As the hypervisor continues to reach commodity, companies like VMware are going to continue to stretch themselves into the application world in order to generate revenue and to further enhance their own core product. One of the areas that VMware is moving into is the virtual storage space and thin provisioning. While perhaps new to the VMware product or feature lineup, this technology is far from new. Like VMware virtualization technology, thin provisioning and virtualized storage goes back to about 10 years for DataCore. Over the last 10 years, DataCore has been developing a shrink-wrapped rich set of functions in software to address the mechanical constraints of disk storage manufacturers. In a manufacturer-independent way, DataCore has provided disk storage with enhanced speed, resiliency, and utility.
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Fast-forward, and the company is announcing new versions of its software: SANmelody 3.0 and SANsymphony 7.0. But with VMware now getting into this business, I decided to speak with DataCore's CEO, George Teixeira, to find out what this means to the Florida-based virtualized storage provider.
InfoWorld: What does DataCore think about VMware's new role in trying to enter storage virtualization and thin provisioning. And where DataCore fit, differ, or enhance? And are you doing anything with Citrix XenServer or Hyper-V?
DataCore: The big barrier to virtualization is storage, so it should be no surprise that VMware is trying to do more in this area; however, it is not their primary area of expertise. Thin provisioning is a good thing and is the centerpiece of the vStorage announcement. However, DataCore was doing thin provisioning 10 years ago, and we have continued to evolve and enhance the capabilities, but it is just one component of doing a comprehensive storage virtualization capability. Most shops have a combination of systems that are not virtualized and VMware does nothing for those. In truth, the world contains a mix of physical and virtual systems and storage virtualization that only works for VMs misses the reality of today's environments. Also, virtualization of many servers and the consolidation that comes from it stresses many performance and high-availability aspects of storage. DataCore has been designed to work with both the physical and virtual worlds, provides high-performance caching software (the new releases support Mega Caches) to overcome performance bottlenecks and provides the high-availability (automatic failover and failback) required to enable non-stop storage for business continuity. Whether the applications reside on VMs or on other platforms, DataCore safeguards the storage, makes it faster and more efficient.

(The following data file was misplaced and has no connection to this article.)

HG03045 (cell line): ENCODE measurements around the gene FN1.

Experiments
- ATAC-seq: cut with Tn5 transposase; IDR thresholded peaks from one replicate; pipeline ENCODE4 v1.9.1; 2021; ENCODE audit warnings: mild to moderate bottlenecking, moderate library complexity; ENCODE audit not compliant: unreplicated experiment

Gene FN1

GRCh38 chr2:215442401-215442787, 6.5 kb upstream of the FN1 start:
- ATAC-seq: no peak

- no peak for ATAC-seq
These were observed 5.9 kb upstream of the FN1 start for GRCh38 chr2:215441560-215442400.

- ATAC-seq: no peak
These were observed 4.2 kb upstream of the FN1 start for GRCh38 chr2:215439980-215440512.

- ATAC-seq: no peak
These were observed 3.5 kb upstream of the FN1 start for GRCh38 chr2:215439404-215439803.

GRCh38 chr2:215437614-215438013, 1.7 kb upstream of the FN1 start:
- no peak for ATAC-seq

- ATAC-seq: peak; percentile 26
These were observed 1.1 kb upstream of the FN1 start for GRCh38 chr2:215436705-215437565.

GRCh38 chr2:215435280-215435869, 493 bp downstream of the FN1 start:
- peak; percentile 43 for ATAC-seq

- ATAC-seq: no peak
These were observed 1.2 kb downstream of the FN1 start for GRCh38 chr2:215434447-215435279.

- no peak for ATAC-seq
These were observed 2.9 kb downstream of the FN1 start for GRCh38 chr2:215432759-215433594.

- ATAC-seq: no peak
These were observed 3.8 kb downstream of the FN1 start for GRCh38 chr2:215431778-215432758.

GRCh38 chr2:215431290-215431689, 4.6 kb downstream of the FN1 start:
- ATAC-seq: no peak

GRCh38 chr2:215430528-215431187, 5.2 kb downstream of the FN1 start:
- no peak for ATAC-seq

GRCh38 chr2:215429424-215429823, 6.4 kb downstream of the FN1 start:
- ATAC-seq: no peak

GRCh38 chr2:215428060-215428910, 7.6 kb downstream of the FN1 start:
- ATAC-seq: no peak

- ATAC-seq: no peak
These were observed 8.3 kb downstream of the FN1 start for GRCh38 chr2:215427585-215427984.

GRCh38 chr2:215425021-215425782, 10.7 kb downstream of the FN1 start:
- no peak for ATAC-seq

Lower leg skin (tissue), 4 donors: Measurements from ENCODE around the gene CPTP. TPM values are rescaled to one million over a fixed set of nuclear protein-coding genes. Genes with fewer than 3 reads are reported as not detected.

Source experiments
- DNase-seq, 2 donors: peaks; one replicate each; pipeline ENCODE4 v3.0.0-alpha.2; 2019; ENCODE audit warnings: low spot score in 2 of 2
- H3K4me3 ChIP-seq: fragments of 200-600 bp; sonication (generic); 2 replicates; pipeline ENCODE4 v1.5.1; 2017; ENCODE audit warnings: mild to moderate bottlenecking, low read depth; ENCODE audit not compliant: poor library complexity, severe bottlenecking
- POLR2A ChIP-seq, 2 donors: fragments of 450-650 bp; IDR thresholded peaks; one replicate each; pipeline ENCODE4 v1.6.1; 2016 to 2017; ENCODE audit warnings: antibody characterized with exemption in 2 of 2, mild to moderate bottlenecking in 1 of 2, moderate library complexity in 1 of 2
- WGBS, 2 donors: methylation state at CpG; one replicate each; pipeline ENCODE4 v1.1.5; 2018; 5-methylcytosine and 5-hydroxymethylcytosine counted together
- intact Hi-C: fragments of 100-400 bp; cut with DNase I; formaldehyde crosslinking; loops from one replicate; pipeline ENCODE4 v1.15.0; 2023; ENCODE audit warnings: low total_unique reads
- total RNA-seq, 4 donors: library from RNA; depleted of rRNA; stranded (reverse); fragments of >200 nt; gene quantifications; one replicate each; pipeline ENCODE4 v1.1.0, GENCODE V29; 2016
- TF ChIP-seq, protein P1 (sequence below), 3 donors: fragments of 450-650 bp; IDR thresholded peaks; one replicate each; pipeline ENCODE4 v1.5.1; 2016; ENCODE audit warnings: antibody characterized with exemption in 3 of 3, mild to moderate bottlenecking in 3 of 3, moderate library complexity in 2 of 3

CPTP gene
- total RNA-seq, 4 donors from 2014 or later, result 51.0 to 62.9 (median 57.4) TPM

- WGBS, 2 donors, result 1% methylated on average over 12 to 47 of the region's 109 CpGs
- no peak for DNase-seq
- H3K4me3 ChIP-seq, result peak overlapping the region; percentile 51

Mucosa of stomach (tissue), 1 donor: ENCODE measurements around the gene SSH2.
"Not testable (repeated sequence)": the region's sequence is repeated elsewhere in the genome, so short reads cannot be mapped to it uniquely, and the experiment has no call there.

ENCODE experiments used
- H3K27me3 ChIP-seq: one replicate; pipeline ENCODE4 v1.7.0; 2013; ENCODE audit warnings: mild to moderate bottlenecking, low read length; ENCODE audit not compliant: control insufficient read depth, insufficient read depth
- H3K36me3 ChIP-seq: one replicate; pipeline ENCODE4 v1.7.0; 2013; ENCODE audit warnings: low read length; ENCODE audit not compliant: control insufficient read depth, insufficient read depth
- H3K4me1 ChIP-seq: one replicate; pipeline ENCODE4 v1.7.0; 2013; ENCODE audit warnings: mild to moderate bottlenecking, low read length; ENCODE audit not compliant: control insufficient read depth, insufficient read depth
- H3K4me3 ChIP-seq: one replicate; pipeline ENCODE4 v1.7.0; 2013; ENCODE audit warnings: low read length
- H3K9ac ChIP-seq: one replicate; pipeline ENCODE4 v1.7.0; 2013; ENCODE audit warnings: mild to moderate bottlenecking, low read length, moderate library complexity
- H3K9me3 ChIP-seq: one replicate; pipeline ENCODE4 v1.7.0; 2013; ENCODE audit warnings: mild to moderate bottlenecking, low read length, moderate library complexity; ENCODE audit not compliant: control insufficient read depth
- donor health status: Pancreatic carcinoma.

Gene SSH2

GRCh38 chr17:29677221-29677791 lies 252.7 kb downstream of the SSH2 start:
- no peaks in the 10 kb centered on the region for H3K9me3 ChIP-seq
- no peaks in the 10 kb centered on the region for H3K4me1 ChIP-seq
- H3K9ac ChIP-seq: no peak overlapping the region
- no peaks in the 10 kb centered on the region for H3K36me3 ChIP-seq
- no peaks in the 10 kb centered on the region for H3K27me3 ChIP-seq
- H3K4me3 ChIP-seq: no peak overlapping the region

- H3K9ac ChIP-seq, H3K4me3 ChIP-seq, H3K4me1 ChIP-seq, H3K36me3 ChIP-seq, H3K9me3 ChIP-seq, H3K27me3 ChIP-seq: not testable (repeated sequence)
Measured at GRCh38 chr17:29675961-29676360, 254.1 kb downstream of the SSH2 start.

DataCore also realizes that the world is not only a mix of physical and virtual worlds but that hypervisors are becoming a commodity, and therefore, the ability to work and support all the major hypervisors and migrate and manage storage for all the brands is essential.
InfoWorld: So tell us, why are DataCore-powered SANs necessary for VMware environments?
DataCore: Virtually everything hinges on storage. Server and desktop consolidation, in particular, place extraordinary demands on it. Too often, disks slow down, interrupt, or endanger these centralized IT operations, not because they are poorly built, but because they are physically constrained. Although VMware virtualization helps you to overcome similar limitations in processors, when it comes to advanced functions such as workload migration, load balancing, fail-over, and disaster recovery, it is completely dependent on highly available (HA), shared storage. You'll be shocked at the high hardware costs and major overhaul generally proposed to put such a storage infrastructure in place.
InfoWorld: Would you go so far as to say that DataCore storage virtualization solutions are essential for VMware environments? And if so, why?